Chernobyl - a radioactive ecosystem on fire (CHAR)

Lead Research Organisation: UK Ctr for Ecology & Hydrology fr 011219
Department Name: Pollution (Lancaster)

Abstract

Starting in early April 2020, wildfires have, to date, burnt about 500 square km of land in the Ukrainian Chernobyl Exclusion Zone (CEZ). Formed as a result of evacuation following the 1986 accident at the Chernobyl nuclear power plant, the CEZ (2600 square km) and the adjoining similar sized area of Belarus now constitute the third largest nature reserve in mainland Europe. Although levels of radioactivity remain high in some areas of the CEZ and it includes the world's most radiologically contaminated ecosystems, the CEZ is internationally recognised as an iconic example of rewilding (ecosystem recovery/restoration). The current fires are the worst in the 34 y history of the CEZ and have decimated large areas of forest and former meadow land, including in the most contaminated areas. These fires have the potential to remobilise contamination, modify ecosystem services and result in long-term habitat change. Given the importance of the CEZ as a natural laboratory, research into the impacts of the fires needs to start as soon as possible. This urgent research activity must capitalise on the opportunity to learn how fire affects radiologically contaminated landscapes whilst also establishing post-fire baseline data to underpin future CEZ research.

CHAR brings together an interdisciplinary network (from hydrology to social science) of three UK organisations with key European and Ukrainian collaborators (both researchers and practitioners). The CHAR team's UK and international partners have collaborated for >20 years, including successfully coordinating extensive field research in the CEZ since 1993. The CHAR team is in a unique position to conduct the proposed research because of baseline data from our previous NERC-funded projects, including one which investigated the impacts of a fire in the small (<6 square km) but highly contaminated Red Forest area in 2016, and long-term data holdings for the CEZ held by Ukrainian collaborators.

CHAR will address four key research questions: (i) What is the influence of the fires on birds and mammals in the CEZ?; (ii) Have the fires increased the mobility of radionuclides for uptake into plants and/or transfer to aquatic systems?; (iii) Do repeated fires and radiation stress impact soil function in the Red Forest?; and (iv) Does contaminated smoke present a significant risk to fire fighters and the wider public?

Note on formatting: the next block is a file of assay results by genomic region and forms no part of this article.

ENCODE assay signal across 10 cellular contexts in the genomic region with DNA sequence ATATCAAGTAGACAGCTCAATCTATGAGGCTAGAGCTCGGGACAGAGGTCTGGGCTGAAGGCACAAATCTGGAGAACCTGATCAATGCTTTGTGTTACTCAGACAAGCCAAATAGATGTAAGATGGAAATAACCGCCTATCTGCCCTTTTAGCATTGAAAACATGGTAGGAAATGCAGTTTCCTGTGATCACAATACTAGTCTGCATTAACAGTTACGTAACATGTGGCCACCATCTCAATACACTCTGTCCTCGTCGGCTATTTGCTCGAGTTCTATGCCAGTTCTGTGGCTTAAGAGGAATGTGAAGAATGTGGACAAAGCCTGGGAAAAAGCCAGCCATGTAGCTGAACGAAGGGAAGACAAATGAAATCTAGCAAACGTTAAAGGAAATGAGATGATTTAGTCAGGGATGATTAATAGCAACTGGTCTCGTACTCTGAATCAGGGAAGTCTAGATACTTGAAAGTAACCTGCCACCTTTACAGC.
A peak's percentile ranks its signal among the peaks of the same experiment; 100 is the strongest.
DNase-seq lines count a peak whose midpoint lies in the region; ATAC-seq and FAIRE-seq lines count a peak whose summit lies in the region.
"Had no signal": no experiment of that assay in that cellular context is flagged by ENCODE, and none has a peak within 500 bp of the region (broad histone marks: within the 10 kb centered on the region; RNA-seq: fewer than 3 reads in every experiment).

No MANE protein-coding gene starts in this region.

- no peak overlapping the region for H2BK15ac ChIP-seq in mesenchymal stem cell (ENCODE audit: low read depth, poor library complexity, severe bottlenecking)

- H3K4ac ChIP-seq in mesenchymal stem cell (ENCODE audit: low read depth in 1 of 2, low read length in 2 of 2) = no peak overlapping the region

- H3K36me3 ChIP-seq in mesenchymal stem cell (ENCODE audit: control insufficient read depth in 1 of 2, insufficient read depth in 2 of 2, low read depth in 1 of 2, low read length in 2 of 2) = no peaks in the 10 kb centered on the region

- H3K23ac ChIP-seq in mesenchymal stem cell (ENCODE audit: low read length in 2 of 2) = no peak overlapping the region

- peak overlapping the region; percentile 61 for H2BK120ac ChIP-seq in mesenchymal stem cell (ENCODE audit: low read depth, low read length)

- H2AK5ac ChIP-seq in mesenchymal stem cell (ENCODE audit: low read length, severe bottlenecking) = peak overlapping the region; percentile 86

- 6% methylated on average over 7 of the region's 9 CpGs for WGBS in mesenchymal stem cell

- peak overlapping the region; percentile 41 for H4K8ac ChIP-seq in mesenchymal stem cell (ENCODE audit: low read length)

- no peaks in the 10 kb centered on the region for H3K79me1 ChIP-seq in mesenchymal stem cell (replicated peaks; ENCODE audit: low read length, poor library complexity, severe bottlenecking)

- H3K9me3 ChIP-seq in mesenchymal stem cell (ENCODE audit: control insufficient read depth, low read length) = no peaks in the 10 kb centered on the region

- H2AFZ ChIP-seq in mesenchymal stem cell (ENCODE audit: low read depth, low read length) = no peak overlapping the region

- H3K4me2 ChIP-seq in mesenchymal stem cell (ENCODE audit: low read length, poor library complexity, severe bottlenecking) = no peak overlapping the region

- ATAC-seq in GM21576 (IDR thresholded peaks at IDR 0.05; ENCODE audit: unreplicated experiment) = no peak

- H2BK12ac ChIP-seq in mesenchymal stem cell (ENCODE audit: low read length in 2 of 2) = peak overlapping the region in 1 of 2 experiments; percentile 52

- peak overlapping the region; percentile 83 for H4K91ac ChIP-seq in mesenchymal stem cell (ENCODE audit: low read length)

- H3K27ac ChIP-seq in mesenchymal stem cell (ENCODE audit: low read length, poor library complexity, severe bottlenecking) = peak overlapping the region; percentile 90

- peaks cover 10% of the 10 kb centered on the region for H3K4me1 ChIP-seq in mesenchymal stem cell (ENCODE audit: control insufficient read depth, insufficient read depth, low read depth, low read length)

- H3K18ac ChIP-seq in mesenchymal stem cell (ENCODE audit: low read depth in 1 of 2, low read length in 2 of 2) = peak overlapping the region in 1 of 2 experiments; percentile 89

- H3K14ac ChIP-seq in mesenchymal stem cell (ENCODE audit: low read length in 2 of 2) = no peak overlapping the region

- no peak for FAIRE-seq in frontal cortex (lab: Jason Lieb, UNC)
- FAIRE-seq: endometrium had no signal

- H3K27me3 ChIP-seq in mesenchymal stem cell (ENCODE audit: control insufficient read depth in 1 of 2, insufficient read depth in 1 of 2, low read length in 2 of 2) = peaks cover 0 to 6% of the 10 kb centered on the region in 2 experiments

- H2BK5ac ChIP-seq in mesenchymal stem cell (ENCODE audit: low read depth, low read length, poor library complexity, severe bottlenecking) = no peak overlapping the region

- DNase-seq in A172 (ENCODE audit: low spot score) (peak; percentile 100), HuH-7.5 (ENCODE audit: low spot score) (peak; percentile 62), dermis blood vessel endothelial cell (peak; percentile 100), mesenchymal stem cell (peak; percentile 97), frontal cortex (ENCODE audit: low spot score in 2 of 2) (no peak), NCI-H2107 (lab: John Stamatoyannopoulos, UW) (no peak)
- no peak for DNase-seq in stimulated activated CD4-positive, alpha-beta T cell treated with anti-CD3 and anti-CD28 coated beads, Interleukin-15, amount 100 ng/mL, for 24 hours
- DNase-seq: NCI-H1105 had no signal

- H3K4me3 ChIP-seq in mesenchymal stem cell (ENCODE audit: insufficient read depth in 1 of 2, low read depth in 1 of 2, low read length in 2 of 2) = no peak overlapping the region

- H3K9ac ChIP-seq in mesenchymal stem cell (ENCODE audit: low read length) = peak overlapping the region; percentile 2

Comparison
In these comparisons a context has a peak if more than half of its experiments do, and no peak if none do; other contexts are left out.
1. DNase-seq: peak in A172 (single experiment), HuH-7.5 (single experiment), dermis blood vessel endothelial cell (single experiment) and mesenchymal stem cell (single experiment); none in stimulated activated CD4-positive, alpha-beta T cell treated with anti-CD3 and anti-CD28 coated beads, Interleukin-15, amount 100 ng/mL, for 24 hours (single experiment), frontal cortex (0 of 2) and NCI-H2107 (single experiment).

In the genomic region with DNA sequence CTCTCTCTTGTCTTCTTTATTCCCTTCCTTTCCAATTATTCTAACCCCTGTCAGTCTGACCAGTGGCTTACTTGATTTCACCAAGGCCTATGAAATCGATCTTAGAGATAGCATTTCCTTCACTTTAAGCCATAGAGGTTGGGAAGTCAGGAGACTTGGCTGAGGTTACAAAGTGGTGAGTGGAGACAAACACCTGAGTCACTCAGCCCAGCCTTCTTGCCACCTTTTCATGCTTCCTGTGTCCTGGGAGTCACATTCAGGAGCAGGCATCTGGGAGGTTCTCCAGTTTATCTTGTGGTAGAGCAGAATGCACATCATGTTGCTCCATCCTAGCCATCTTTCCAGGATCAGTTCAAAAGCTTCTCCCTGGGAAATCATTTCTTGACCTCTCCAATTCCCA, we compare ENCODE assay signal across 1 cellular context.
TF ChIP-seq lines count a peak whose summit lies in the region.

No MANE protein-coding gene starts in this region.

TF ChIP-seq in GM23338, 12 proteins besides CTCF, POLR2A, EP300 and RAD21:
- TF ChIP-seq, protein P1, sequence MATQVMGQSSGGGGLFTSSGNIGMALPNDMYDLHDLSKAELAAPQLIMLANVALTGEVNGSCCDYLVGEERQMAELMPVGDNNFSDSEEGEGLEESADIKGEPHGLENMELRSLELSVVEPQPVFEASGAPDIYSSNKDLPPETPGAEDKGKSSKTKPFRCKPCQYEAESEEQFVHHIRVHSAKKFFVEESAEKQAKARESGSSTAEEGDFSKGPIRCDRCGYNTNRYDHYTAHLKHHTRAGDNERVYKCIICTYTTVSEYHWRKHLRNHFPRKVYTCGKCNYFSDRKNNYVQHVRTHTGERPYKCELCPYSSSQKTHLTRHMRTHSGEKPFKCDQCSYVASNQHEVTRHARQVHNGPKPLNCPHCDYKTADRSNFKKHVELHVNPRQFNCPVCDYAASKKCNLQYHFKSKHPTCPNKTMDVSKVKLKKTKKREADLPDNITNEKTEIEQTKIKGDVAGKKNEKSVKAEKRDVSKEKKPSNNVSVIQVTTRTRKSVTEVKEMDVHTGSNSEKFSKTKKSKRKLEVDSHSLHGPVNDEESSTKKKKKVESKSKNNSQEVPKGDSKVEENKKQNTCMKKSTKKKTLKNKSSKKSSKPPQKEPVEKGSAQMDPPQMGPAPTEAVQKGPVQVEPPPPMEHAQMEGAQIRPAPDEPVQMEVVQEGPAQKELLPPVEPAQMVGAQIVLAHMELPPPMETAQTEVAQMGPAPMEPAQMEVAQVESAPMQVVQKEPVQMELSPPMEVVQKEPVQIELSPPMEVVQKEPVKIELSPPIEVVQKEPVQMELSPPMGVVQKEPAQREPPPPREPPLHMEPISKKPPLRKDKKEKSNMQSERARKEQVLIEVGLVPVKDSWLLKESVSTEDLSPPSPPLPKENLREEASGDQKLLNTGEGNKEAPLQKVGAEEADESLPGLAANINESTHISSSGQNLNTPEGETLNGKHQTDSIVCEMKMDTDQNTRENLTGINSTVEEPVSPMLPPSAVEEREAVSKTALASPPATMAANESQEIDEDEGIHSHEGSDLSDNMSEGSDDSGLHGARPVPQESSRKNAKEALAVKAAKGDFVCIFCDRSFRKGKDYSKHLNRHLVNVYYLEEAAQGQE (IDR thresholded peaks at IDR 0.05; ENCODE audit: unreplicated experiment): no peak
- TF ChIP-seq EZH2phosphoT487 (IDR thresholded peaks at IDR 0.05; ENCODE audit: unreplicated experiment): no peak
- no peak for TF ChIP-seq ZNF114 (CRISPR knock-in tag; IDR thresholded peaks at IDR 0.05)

CHAR's results will benefit any users of the CEZ natural laboratory, including radioecologists studying the effects of radiation on wildlife, environmental modellers and those undertaking broader ecological research on rewilding. The findings of CHAR will also be used to inform future management of the CEZ and other contaminated regions (such as the large forest areas in Fukushima). Fires in radiologically contaminated regions give rise to concerns from both those responding to the fires (e.g. fire fighters) and the wider public; CHAR's independent risk assessments will be useful in addressing these concerns.

Recognising that CHAR research will mainly take place during a period of international travel restrictions due to the coronavirus pandemic, the work programme has been specifically designed to ensure that all aspects can still be completed successfully. The longstanding collaborations between the UK and Ukrainian scientists and a proven track record of delivering NERC research in the CEZ during a previous period of travel restrictions (due to the armed conflict on the eastern Ukraine border) provide a high degree of confidence in the ability of the CHAR team to deliver all aspects of the proposed research. The Ukrainian collaborators have the support of the relevant Government Agency and already have permissions to work in the CEZ during the coronavirus pandemic. Additionally, the Ukrainian collaborators have the equipment and consumables required to begin the CHAR research activities as soon as CHAR is approved.

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